What Illini Nation must work diligently on these days is ... p-a-t-i-e-n-c-e. From the coaches to the players to the fans. With a capital P.
What we’re seeing is exasperation, whether it’s losing football games by multiple touchdowns or falling in five sets on the volleyball court. And now it’s basketball season, which provides only bad memories, men and women, from a year ago.
New men’s coach John Groce finds himself facing the toughest, deepest Big Ten lineup in years. But he’s not here to make excuses. He’s just facing the fact that, much as he loves to run and play aggressively, well ... his inherited squad may not be ready for that overnight. There’s a reason why the Illini lost 12 of their last 14 basketball games.
“I have to keep reminding myself to be patient,” Groce said Wednesday. “As coaches, we’re aggressive in everything we do. As we establish how we do things on the court, off the court and academically, it is different for the players. Hopefully we can make the learning curve shallow and not steep, and give us a chance to be successful in Year 1.”
Getting a handle on things
Groce’s four Ohio Bobcat teams, including last season’s Sweet 16 club (29-8), had more assists than turnovers. Last season Illinois had 430 miscues and 400 assists, a statistic revealing the major Illini shortcoming: ball handling. And it is around heady ball handling that Groce wants to construct his offense.
“We have the same guys back,” said Groce, an obvious reference to the shortcoming.
“Tracy Abrams is learning the point position, with Brandon Paul pinch-hitting there. To play the way we want, we need multiple ball handlers. Do we have that right now? I’m not sure. Will we shoot ourselves in the foot initially by playing a style that doesn’t fit our team square peg into square hole. It’s too early to answer that.”
Nor is rebounding a strong suit with Meyers Leonard gone. Said Groce:
“If we want to run, we have to rebound better. Nnanna Egwu is improving, and he has to show it, especially on the defensive board. We’ll also count on our wings to rebound.
“I think Joe Bertrand is a gifted 3-man in that regard.
“We’ll play the zone some. But we have to learn our man first. Our defense is philosophically different than what they’ve known the last nine years.”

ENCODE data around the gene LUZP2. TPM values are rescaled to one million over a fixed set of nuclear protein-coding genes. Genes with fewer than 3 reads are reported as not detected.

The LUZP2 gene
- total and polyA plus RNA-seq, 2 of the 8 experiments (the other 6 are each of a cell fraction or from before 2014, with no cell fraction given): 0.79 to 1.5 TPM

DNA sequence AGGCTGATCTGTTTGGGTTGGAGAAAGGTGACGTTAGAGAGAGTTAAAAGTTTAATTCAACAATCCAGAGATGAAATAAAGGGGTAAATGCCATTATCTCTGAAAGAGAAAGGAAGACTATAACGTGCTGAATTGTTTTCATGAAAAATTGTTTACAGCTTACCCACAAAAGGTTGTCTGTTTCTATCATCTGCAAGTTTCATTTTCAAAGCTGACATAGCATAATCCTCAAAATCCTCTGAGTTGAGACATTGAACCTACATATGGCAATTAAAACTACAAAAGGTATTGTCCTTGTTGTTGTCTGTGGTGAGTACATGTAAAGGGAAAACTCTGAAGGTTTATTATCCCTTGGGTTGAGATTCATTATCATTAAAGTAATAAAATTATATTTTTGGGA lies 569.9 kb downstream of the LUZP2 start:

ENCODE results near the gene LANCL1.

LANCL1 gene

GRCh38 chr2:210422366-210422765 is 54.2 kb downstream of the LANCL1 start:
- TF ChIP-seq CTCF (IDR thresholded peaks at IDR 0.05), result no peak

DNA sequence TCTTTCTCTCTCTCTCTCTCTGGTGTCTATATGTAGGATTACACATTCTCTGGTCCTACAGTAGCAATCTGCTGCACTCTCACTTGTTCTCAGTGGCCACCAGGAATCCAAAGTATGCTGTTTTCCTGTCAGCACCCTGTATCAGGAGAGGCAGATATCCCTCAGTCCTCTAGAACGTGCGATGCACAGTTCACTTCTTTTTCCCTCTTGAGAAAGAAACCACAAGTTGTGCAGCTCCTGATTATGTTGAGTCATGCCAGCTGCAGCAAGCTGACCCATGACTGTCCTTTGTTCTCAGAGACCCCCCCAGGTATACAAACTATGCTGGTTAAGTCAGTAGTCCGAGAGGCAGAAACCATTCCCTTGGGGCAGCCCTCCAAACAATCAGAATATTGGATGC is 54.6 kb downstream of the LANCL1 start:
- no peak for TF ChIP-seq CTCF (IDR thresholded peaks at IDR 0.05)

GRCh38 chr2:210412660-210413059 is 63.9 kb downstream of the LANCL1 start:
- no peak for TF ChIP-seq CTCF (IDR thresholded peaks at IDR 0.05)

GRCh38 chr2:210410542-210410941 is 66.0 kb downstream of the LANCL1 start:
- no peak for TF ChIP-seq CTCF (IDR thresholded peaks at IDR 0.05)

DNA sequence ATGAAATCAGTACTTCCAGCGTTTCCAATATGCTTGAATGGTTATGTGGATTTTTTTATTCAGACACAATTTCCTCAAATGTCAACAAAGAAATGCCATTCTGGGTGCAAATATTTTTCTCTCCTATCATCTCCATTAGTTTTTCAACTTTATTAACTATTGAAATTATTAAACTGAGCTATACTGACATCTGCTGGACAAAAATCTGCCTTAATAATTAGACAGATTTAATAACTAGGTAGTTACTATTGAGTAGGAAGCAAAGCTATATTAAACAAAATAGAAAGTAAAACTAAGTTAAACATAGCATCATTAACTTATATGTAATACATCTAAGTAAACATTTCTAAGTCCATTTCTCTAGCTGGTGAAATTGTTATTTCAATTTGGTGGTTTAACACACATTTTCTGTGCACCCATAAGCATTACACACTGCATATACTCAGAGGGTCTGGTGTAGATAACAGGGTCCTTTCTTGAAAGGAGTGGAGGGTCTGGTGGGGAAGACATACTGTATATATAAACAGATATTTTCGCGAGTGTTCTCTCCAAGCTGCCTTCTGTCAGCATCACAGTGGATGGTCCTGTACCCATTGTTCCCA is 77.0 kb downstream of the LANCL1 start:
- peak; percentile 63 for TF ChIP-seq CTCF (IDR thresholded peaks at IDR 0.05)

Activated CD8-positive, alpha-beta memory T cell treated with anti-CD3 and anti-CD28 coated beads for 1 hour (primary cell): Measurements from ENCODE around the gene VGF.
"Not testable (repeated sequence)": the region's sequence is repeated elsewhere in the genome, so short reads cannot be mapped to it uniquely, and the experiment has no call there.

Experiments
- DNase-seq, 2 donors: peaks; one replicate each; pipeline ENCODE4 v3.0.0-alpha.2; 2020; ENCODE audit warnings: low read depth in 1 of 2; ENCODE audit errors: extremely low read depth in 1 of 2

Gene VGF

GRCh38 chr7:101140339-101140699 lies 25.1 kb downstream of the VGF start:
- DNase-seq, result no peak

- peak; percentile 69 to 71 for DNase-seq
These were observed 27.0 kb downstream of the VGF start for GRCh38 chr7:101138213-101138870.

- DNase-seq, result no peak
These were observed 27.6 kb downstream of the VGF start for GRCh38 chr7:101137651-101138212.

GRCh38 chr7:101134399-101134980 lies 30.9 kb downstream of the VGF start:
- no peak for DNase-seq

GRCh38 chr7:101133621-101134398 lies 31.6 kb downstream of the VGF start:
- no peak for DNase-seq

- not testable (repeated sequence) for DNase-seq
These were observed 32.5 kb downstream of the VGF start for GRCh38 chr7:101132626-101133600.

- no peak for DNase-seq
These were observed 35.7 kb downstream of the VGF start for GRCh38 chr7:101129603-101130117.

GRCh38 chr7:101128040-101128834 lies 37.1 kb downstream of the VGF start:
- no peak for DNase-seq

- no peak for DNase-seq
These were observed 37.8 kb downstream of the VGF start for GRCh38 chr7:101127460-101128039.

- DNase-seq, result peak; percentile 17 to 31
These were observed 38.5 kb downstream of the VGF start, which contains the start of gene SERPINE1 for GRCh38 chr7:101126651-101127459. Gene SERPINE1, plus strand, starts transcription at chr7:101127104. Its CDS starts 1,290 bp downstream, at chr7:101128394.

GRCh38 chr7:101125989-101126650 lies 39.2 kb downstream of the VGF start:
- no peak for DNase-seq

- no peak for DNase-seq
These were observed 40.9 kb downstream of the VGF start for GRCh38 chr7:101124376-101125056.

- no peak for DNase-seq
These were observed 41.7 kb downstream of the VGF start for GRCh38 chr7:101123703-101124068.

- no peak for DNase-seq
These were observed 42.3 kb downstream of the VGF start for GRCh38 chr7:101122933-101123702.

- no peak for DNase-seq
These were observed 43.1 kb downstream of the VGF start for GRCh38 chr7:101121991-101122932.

As is the offense, where Abrams will run more ball screens and seek to create more penetration than jump shots.
Last year’s recruiting class will carry a major share of the load for the next three seasons. If Egwu can take his improvement into the games, that’ll ease concerns in the middle. He and Abrams could provide a nucleus to build around. And then there’s Myke Henry, a scoring forward who needs to replace flashiness with consistency. Those three have a lot of athleticism.
“Nnanna is a different center (than Leonard),” Groce said. “You see a guy 6-11 and think he should be playing exclusively on the block, but that’s not him. His strength is his mobility. Last week he made 73 of 100 shots from the arc, so we’re going to move him around not only this year but in his career here.
“Sam McLaurin (transfer) is 6-8 and can play both inside positions, so we can play them together or to back up each other.
“Tracy has been great in terms of his effort. He’s like Egwu in that way. But just because you’re 6-1, that doesn’t mean you’re a point guard. There’s more to it than that. You need to run a team, defeat pressure, understand time and score situations, be the front porch of your defense, be a communicator and an extension of the coach on the floor ... all those things he’s working diligently at. He is a quick study and fun to work with.”
But Abrams hasn’t yet shown the natural play-making skills that marked recent UI standouts Demetri McCamey, Dee Brown, Deron Williams and Frank Williams.
In six months on the job, Groce had spent roughly three months on the road, either in attending UI affairs or recruiting in such distant places as West Virginia, Florida and California.
No Illini coach has ever roamed so far afield. And he managed to attract two valuable transfers in McLaurin (Coastal Carolina) and former Centennial star Rayvonte Rice (Drake).
Groce came close last month on Mishawaka (Ind.) guard Demetrius Jackson, and it’ll be the same when prep schooler Xavier Rathan-Mayes announces for another school Saturday. As it stands — and he’s still working toward the Nov. 14 date — he’ll sign two Top 50 players in Simeon’s Kendrick Nunn and Belleville East’s Malcolm Hill, and two developing players in Simeon point guard Jaylon Tate and 6-10 Maverick Morgan of Springboro, Ohio.
Discussing his whirlwind, coast-to-coast search, Groce said:
“Hopefully this won’t be typical. But having five scholarships to give, we felt we had to play catch-up a little bit and maybe spend more time away than I’d prefer.
“I’m glad to be back and turn our focus onto this year’s team.”
Loren Tate writes for The News-Gazette. He can be reached at firstname.lastname@example.org.